Once my family rented individual solo kayaks in Keywest. I had to get down in the water to drag my wife's boat to shore because the current was against us. If your partner is unable to take care of himself or herself on the water, a tandem is a necessity not a choice.

My wife cannot carry anything becasue of her shoulder injury. Therefore, I am not buying anything that I cannot cartop by myself without a struggle. My CLC double, a 21' condor, weighs only 65 lb, just about right for me. With Thule's Hullavator (not a must), I can cartop my tandem with ease.

Pluses for tandems: having a conversation with your partner without shouting, passing sandwiches or binoculars without getting them wet, and being cheaper than two solos.

Two solos with a tow line is not a bad idea, but not the same.

Phoenix Vagabond weighs 46 lbs.

cooldoc nails it but
still it would be nice every now and then to have one…its a great way to introduce paddling to a complete neophyte and it can be fun if there is mutual understanding prior to the endeavor…after much study if i were to add one it would be the cd kestrel 170T, at 65 pounds it is doable with two people carrying…

Good alternative

– Last Updated: Mar-18-07 9:51 AM EST –

with a decent length. But poor tracking, you said?

You might consider a SOT,
as your first concern seems to be to have some fun.

If you are going to do Lake Superior, the big water usually includes some winds, and the low and angled profile of the SOT will work good for you and the family there and anywhere. There are a few tandem SOT models out there, so research the posts and the internet for reviews.

Your chances of success are good with a SOT.

You can always “move up” into grandeur later.

Good luck, and Happy Paddling!

WS 145T for the wife and me

– Last Updated: Mar-18-07 9:46 AM EST –

We Bought a 145T two years ago,have many miles on it together and solo. The front seat slides and locks into the middle making it a solo kayak. I fish from it in this position. Lots of room. I will be buying float bags for it due to the postings on this site. Good Insurance. I can lift it myself, but I did but a RollerLoader to get it on top of my trailblazer. No problems loading or unlodaing. Get the rudder...best thing for kayaking with the wife. When she gets tired I can get us home with no problem. The yak paddles well and glides forever. 10/10 for us

All good points made here regarding weight, ease (or lack thereof) of cartopping, etc. As far as tandems go, I see them not so much as being a replacement for a solo kayaking experience, but as a slightly different facet. Both my wife and daughter have their own boats, but I’ll take the tandem when we’re heading out into more challenging conditions than a calm lake-this way I can keep my daughter close when negotiating busy marina crossings, or more open waters out to islands. We’ve done the tow rope thing also, which works well, but I do worry sometimes that the large powerboat wake I’ve just negotiated will capsize her. My wife’s on her own-smile. It’s great on vacation also, with plenty of cargo storage for daily excursions and the benefit of fitting and loading two vs. three boats up on the roof.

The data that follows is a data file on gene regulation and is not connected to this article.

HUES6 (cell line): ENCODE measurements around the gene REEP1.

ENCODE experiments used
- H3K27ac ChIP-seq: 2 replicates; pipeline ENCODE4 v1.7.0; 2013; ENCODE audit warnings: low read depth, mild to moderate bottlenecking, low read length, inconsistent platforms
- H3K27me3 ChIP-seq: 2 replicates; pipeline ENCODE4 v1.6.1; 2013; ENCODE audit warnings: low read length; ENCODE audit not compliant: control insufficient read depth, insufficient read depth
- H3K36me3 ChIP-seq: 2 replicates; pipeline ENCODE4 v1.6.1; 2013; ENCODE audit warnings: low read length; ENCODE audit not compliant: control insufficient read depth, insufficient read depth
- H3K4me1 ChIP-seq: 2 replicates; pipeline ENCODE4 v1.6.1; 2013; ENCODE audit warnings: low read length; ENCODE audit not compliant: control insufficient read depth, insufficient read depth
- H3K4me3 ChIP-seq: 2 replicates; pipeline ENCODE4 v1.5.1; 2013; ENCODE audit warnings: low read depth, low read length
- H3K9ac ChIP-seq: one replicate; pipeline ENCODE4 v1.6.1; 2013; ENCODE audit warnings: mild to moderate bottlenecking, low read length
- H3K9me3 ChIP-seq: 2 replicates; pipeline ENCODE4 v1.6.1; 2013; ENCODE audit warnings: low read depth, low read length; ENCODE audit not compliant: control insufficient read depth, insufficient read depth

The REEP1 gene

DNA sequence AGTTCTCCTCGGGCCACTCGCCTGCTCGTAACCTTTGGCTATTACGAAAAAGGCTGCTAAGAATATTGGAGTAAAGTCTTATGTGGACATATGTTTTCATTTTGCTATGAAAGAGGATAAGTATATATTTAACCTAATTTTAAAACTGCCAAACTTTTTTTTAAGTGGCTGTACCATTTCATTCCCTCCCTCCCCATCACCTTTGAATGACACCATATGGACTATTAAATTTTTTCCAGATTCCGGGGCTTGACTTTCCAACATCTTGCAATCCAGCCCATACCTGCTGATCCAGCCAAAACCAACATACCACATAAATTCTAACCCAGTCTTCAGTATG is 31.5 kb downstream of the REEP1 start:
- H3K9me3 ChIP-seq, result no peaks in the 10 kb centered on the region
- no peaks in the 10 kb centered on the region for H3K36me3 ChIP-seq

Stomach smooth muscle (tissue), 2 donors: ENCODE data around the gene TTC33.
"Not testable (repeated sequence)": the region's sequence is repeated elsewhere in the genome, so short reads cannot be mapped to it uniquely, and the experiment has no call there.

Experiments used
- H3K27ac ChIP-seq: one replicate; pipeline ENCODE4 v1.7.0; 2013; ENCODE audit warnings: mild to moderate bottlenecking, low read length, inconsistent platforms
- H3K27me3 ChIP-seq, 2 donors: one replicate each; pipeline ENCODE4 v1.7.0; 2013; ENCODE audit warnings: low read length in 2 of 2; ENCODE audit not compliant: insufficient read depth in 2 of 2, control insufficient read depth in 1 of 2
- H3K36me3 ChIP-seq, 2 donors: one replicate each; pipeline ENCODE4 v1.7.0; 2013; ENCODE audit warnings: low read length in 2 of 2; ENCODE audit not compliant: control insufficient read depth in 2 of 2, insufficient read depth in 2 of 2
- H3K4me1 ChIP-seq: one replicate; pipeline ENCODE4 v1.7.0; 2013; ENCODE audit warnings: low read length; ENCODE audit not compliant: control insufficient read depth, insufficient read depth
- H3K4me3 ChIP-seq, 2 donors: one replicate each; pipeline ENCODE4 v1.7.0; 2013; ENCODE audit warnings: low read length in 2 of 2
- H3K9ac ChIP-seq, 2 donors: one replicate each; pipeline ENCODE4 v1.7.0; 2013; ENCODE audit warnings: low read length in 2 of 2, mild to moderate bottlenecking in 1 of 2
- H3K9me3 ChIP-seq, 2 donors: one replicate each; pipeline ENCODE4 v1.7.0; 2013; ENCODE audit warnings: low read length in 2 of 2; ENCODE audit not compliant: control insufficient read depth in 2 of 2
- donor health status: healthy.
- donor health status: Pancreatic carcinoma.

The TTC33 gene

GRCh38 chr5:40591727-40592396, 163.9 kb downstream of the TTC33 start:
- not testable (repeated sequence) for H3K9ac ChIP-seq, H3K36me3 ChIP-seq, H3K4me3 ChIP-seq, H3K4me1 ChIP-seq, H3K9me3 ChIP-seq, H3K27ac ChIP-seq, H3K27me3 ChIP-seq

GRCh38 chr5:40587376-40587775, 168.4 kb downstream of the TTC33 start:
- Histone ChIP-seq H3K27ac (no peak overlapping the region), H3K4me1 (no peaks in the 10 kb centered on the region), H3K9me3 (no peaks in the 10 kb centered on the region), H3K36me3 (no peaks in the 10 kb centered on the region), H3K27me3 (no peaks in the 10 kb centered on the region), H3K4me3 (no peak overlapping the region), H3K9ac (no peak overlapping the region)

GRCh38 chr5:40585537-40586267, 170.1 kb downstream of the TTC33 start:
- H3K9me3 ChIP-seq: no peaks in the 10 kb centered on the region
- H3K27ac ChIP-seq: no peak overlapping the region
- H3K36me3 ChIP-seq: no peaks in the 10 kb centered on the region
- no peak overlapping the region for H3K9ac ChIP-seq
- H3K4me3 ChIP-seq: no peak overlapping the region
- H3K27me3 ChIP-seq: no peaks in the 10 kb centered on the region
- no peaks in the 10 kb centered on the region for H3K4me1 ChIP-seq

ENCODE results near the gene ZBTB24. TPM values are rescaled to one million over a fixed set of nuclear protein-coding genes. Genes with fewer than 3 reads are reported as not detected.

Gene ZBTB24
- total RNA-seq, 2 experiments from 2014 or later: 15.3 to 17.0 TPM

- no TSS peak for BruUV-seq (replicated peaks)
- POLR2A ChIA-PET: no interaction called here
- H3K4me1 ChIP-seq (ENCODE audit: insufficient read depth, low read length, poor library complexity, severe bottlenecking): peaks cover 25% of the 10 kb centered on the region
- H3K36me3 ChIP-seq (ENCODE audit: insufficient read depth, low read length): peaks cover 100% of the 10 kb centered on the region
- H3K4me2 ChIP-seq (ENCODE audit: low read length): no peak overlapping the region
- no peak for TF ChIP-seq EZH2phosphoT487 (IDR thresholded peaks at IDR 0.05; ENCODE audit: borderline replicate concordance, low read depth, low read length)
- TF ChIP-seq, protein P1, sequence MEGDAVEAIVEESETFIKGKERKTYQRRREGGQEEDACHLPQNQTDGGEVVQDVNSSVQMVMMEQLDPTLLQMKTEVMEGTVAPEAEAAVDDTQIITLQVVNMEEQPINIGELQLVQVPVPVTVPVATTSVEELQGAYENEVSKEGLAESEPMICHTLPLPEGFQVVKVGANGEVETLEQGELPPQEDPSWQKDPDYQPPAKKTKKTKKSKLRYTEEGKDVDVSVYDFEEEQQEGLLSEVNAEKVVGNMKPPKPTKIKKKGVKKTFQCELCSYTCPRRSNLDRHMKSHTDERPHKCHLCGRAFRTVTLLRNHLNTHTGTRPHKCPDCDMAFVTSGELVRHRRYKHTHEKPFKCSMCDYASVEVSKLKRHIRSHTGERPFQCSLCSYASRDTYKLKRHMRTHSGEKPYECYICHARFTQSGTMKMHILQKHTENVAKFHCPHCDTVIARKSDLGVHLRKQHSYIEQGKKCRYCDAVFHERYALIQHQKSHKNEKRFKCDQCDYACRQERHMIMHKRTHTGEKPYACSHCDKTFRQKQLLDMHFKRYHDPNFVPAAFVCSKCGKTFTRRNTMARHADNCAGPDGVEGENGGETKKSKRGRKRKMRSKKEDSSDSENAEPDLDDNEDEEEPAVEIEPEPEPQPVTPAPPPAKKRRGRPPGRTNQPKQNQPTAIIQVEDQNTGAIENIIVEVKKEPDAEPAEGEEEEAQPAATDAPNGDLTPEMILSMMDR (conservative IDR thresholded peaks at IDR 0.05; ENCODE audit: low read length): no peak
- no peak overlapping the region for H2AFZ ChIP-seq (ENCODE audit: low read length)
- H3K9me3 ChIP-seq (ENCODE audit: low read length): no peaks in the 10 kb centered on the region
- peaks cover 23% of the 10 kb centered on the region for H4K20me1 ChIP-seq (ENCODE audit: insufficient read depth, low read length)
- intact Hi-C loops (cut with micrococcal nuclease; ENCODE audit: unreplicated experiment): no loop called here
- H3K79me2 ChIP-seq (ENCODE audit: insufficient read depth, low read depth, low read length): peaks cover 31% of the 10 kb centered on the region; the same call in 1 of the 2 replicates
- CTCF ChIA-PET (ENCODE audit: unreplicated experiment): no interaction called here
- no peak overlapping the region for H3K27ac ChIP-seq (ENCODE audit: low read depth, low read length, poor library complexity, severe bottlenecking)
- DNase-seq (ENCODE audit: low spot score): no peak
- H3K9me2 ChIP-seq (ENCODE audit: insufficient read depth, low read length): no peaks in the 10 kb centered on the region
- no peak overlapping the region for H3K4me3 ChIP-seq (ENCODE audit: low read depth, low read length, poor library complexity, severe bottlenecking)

My Tango is rather big-boned at 95 lbs., not an easy lift or carry solo. I have found on mine though, that by standing in the middle by the center hatch grasping the rear of the front cockpit and front of the back cockpit coaming, it’s not too bad to move it from place to place-it balances easily. Not all tandems may have the configuration that allows this. Loading it on the roof rack requires propping and sliding it on the saddles. Now have a roller that wedges in to the swing gate door on my CR-V (Thanks Scott, you da’ man!), thus avoiding the ‘I get one shot’ Olympic clean and jerk required to heave it solo up on a high roofline.

As to tandems in general, we also have a front suspended tandem mountain bike. Took a friend for a ride on this one up on some cinder carriage trails up in Lake Minnewaska, NY. Carving down the mountain switchbacks, I could hear her yelling into the wind behind me; “I LOVE THIS!” Pretty much sums it up for me.

Good write up
You wrote, “… by standing in the middle by the center hatch grasping the rear of the front cockpit and front of the back cockpit coaming, it’s not too bad to move it from place to place-it balances easily.”

You are stronger than me. I’ve been doing the same with my 87-lb Excursion, holding my breath with veins popped up. I finally upgraded or shall I say downgraded to a lighter one. I will definitely keep the Excursion for rough, unknown terrains.

Another possibiity…Eric Schade Tandem?
Have you thought about building a tandem? Eric Schade has a beautiful design, 18.5 feet and about 60 lbs when completed. You can build it as an open or closed deck:


Eric is a fantastic guy who sells precision kits and provides excellent phone support.

Building your own boat is a tremendous experience…especially for a family…


Breathe, man. Breathe! :wink:

Trust me, I wish the boat was lighter as well. Really heavy is when those cavernous hatches contain a picnic lunch, beach bag, buckets of shells, airfoil kites, bilge pump, throw bag, camera, flares, first aid kit, etc., etc. Repeat mantra: “Lift with the legs…” Your 65 lb. CLC makes me envious…

Nick’s tandem is a thing of beauty, as are his other boats. Everytime I see that Mystery I want it, badly. Saw the tandem raced at the Blackburn that wasn’t last year. I’ve been lusting after the Westside Bullitt tandem also, but it’s not exactly touring inspired (“Sorry sweetheart, we need to go fast, so we’re eating Powerbars and energy gels today.” That ought to go over really well.

It’s only money
Here we have a winner - a 17’, 42-lb tandem.


Two Lites looks sweet. n/m